Apparently he was out for about 8 hours lose. The attack happened at 11am, and around 4pm I decided that the girls should come out to stretch their legs and scrounge. I stayed outside pretty much the entire time with them and our border collie (Belle) on her leash as she was freaked out about her chickens going missing earlier (she’s super protective of them). When my hubby went to come down the road on his way back from work, apparently the dog attacked the truck. Belle had been barking and snarling every once and a while, but I figured it was a combination of smelling the dog from earlier and having the crap jumped out of her by a squirrel. Hubby called to let me know that the dog was still loose. Needless to say, Belle and I backed the girls into a corner by the compost bin and I grabbed the nearby pitchfork just in case. Hubby wasn’t able to finish coming down the road until another neighbor (thankfully in a vehicle) was being harassed by the dog. Once hubby got home, he took Belle in and called local dispatch to let animal control know and we got the girls in the coop.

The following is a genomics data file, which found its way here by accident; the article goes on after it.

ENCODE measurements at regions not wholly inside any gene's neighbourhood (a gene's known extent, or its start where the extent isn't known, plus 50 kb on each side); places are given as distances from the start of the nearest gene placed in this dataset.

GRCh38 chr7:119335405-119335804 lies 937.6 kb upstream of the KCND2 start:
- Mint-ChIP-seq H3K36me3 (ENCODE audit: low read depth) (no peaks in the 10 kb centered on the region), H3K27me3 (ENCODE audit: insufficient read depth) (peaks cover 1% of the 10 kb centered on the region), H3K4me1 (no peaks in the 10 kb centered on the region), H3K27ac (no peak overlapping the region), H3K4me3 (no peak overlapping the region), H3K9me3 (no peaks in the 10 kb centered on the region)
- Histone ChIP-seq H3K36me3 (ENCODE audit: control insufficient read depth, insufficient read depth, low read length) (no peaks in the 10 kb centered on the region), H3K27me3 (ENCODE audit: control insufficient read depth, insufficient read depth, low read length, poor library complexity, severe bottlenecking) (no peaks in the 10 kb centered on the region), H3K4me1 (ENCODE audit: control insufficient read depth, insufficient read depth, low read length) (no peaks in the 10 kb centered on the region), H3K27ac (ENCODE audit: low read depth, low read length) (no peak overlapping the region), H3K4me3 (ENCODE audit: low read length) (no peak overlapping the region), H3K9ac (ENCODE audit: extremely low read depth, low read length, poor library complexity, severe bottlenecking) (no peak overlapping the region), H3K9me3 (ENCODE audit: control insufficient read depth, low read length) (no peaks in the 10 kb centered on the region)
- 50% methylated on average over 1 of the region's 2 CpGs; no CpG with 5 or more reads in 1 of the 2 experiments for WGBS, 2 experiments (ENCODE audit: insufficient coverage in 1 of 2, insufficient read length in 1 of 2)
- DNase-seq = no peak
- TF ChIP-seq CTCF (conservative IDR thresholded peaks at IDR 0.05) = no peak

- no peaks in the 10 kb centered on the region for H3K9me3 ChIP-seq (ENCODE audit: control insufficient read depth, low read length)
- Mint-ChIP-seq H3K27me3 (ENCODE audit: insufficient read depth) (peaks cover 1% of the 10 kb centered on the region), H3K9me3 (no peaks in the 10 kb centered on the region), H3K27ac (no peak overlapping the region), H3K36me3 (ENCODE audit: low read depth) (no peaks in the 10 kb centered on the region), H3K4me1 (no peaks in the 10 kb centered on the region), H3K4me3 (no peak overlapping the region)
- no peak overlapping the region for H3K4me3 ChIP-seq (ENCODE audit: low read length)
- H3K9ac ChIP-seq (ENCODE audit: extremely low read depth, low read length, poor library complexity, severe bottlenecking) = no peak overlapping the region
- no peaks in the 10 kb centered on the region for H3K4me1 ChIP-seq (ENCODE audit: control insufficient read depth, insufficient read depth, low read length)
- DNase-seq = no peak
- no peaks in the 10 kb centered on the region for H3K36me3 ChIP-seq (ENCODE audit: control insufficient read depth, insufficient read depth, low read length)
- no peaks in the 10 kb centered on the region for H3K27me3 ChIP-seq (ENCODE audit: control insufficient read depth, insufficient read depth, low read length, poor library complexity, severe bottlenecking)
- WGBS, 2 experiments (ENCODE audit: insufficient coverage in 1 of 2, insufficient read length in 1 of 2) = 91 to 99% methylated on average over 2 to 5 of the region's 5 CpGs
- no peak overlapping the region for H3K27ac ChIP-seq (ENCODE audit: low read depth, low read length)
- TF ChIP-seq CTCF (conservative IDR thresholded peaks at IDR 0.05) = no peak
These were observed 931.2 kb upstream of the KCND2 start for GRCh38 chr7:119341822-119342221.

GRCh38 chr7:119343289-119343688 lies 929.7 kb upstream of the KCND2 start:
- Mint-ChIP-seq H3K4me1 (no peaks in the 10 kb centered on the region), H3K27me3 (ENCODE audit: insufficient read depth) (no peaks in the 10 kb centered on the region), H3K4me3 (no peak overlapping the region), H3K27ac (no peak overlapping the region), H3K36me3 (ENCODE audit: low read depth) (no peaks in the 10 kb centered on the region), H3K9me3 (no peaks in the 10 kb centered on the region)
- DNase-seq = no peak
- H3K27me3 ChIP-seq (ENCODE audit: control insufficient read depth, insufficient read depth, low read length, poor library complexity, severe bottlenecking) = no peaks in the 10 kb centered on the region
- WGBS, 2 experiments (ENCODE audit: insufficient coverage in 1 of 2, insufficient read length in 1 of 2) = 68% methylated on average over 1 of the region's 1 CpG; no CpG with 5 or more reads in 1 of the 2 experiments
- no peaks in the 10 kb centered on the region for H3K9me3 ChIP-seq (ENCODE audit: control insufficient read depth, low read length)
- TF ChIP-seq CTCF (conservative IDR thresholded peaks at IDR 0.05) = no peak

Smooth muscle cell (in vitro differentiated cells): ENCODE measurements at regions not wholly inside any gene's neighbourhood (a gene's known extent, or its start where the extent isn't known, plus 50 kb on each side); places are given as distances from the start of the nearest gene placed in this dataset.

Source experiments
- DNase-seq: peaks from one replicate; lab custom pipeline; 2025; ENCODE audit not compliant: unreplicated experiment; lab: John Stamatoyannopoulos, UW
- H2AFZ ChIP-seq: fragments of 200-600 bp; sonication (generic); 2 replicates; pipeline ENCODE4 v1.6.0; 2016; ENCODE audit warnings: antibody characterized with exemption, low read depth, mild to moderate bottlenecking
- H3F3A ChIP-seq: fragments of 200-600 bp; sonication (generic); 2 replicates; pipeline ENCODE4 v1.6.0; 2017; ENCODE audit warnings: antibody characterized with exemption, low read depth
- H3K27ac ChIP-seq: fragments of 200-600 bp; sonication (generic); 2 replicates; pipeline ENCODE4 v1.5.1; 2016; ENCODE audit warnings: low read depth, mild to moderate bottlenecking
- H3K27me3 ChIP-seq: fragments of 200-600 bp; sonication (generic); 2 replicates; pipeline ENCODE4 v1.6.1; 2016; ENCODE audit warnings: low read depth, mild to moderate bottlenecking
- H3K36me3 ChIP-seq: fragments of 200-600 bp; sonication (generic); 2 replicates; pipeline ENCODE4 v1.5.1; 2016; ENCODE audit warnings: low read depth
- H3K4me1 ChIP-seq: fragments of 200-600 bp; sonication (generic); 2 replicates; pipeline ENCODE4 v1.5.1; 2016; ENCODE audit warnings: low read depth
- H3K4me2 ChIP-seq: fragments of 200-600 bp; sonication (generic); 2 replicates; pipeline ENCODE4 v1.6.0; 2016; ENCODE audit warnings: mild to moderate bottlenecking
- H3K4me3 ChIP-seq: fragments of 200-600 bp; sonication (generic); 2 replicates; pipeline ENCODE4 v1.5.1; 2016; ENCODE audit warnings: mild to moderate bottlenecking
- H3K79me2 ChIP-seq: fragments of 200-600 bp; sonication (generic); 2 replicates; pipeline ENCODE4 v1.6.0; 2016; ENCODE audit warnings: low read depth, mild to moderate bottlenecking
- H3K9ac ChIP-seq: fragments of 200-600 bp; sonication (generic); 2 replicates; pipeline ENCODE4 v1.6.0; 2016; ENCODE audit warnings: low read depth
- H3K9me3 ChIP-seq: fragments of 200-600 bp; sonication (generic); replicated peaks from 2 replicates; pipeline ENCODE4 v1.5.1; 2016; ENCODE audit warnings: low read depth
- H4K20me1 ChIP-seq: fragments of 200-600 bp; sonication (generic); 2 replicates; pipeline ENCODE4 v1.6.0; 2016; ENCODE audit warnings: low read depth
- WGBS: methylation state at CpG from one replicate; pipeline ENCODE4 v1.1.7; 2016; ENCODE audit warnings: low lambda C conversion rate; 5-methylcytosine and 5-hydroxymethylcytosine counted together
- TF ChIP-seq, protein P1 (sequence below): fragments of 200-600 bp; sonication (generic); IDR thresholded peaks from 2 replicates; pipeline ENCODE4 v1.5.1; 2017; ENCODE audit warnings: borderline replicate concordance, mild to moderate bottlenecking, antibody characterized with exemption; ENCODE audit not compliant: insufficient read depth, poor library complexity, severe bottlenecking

When animal control showed up, he chased her car down the road before going back and sitting on his property. Needless to say, she was planning on having a hell of a talk with the owners. Hubby’s going to call and follow up today, even though normally that’s not the norm around here. We just want to make sure things have been taken care of.